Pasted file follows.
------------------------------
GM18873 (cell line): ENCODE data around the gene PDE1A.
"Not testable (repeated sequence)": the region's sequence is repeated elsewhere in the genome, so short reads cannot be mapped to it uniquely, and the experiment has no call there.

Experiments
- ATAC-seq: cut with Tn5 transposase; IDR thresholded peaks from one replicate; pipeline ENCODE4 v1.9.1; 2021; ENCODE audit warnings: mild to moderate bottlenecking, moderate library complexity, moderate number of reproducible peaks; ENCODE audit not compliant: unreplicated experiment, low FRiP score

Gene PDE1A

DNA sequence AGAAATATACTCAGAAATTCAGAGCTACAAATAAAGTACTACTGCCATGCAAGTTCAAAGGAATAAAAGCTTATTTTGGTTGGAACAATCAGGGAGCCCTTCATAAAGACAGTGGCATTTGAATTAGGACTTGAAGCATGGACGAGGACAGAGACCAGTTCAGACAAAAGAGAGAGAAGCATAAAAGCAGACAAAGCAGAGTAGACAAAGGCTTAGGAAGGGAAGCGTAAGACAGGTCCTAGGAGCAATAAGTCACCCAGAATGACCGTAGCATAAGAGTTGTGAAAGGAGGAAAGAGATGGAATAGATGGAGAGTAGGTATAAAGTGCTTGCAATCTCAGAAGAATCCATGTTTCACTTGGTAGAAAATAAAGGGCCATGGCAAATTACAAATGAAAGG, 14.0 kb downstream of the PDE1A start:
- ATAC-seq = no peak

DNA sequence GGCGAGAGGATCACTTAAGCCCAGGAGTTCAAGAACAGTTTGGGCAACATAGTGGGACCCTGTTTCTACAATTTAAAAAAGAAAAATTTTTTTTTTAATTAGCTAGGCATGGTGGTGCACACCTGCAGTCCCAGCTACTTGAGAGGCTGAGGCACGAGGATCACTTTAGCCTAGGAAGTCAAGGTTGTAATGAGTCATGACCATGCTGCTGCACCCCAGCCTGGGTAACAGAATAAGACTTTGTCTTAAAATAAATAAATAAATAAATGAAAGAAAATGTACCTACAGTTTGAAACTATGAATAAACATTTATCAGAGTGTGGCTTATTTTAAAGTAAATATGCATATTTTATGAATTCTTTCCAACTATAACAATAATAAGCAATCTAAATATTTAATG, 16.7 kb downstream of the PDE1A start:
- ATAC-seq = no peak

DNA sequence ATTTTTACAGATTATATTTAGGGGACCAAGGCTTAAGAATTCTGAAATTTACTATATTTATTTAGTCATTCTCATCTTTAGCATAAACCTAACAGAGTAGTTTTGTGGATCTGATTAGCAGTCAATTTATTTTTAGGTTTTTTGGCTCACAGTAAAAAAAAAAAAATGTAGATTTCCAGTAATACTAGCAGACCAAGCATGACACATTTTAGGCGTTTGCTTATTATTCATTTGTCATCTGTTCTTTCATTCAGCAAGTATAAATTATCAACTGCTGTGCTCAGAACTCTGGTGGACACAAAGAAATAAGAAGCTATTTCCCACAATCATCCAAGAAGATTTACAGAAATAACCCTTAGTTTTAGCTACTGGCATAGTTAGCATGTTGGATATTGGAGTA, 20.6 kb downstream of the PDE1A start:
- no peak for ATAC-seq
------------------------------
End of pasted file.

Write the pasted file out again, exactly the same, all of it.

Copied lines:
GM18873 (cell line): ENCODE data around the gene PDE1A.
"Not testable (repeated sequence)": the region's sequence is repeated elsewhere in the genome, so short reads cannot be mapped to it uniquely, and the experiment has no call there.

Experiments
- ATAC-seq: cut with Tn5 transposase; IDR thresholded peaks from one replicate; pipeline ENCODE4 v1.9.1; 2021; ENCODE audit warnings: mild to moderate bottlenecking, moderate library complexity, moderate number of reproducible peaks; ENCODE audit not compliant: unreplicated experiment, low FRiP score

Gene PDE1A

DNA sequence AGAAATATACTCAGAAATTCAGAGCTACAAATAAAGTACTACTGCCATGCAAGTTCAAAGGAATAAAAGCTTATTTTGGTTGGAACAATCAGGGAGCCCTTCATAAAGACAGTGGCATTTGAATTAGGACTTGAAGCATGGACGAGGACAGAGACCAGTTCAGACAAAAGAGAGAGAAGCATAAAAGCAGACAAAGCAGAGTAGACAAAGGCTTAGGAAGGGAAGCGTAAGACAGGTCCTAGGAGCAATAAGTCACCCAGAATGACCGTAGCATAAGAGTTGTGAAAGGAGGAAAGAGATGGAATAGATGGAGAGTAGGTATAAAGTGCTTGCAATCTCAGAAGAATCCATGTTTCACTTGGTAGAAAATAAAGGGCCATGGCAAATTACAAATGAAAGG, 14.0 kb downstream of the PDE1A start:
- ATAC-seq = no peak

DNA sequence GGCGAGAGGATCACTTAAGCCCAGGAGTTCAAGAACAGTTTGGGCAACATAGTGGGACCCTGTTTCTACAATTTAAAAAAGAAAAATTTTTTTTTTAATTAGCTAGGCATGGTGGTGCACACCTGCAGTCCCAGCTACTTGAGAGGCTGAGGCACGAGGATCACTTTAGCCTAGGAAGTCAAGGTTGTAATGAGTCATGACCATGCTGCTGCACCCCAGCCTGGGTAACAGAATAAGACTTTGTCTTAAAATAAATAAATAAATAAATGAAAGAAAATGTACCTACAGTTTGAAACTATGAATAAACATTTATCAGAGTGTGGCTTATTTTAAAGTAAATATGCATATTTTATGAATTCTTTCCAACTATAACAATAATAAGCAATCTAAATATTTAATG, 16.7 kb downstream of the PDE1A start:
- ATAC-seq = no peak

DNA sequence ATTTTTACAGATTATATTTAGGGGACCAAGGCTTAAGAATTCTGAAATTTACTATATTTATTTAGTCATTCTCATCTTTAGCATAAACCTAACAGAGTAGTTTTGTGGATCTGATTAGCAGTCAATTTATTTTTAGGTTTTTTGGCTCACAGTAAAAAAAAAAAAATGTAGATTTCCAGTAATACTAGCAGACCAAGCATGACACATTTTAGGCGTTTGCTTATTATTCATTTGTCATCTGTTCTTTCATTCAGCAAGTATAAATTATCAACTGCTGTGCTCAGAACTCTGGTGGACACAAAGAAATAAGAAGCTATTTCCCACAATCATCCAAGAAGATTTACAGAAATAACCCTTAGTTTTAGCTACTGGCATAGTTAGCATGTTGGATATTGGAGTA, 20.6 kb downstream of the PDE1A start:
- no peak for ATAC-seq